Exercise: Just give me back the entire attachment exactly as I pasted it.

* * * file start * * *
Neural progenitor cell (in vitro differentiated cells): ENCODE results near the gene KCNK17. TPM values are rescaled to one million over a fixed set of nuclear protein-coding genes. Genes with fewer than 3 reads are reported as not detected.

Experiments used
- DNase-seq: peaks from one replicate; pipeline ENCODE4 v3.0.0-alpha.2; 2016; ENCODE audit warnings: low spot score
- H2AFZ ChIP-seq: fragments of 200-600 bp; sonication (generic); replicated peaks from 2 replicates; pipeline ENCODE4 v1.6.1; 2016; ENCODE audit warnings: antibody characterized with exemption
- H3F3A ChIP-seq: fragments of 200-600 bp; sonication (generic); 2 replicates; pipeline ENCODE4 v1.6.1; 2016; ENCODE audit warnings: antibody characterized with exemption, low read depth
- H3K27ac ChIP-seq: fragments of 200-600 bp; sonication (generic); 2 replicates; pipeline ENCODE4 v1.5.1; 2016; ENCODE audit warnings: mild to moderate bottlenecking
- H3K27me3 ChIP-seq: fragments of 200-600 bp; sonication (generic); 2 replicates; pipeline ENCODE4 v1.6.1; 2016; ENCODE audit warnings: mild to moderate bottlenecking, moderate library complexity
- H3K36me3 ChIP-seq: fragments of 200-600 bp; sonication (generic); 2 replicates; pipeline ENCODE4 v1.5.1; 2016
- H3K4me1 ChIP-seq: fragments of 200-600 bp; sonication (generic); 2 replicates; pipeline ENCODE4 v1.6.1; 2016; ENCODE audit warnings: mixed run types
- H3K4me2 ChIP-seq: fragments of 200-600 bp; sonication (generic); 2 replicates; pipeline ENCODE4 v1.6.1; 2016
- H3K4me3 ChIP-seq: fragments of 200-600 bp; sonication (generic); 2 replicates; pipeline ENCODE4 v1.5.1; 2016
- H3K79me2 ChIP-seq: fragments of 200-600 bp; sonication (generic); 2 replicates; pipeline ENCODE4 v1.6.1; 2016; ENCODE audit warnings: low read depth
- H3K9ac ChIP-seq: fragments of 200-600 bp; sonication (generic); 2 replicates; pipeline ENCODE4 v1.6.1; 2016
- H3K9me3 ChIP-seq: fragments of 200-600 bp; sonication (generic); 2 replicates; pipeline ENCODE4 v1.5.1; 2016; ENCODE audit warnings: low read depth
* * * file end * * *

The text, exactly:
Neural progenitor cell (in vitro differentiated cells): ENCODE results near the gene KCNK17. TPM values are rescaled to one million over a fixed set of nuclear protein-coding genes. Genes with fewer than 3 reads are reported as not detected.

Experiments used
- DNase-seq: peaks from one replicate; pipeline ENCODE4 v3.0.0-alpha.2; 2016; ENCODE audit warnings: low spot score
- H2AFZ ChIP-seq: fragments of 200-600 bp; sonication (generic); replicated peaks from 2 replicates; pipeline ENCODE4 v1.6.1; 2016; ENCODE audit warnings: antibody characterized with exemption
- H3F3A ChIP-seq: fragments of 200-600 bp; sonication (generic); 2 replicates; pipeline ENCODE4 v1.6.1; 2016; ENCODE audit warnings: antibody characterized with exemption, low read depth
- H3K27ac ChIP-seq: fragments of 200-600 bp; sonication (generic); 2 replicates; pipeline ENCODE4 v1.5.1; 2016; ENCODE audit warnings: mild to moderate bottlenecking
- H3K27me3 ChIP-seq: fragments of 200-600 bp; sonication (generic); 2 replicates; pipeline ENCODE4 v1.6.1; 2016; ENCODE audit warnings: mild to moderate bottlenecking, moderate library complexity
- H3K36me3 ChIP-seq: fragments of 200-600 bp; sonication (generic); 2 replicates; pipeline ENCODE4 v1.5.1; 2016
- H3K4me1 ChIP-seq: fragments of 200-600 bp; sonication (generic); 2 replicates; pipeline ENCODE4 v1.6.1; 2016; ENCODE audit warnings: mixed run types
- H3K4me2 ChIP-seq: fragments of 200-600 bp; sonication (generic); 2 replicates; pipeline ENCODE4 v1.6.1; 2016
- H3K4me3 ChIP-seq: fragments of 200-600 bp; sonication (generic); 2 replicates; pipeline ENCODE4 v1.5.1; 2016
- H3K79me2 ChIP-seq: fragments of 200-600 bp; sonication (generic); 2 replicates; pipeline ENCODE4 v1.6.1; 2016; ENCODE audit warnings: low read depth
- H3K9ac ChIP-seq: fragments of 200-600 bp; sonication (generic); 2 replicates; pipeline ENCODE4 v1.6.1; 2016
- H3K9me3 ChIP-seq: fragments of 200-600 bp; sonication (generic); 2 replicates; pipeline ENCODE4 v1.5.1; 2016; ENCODE audit warnings: low read depth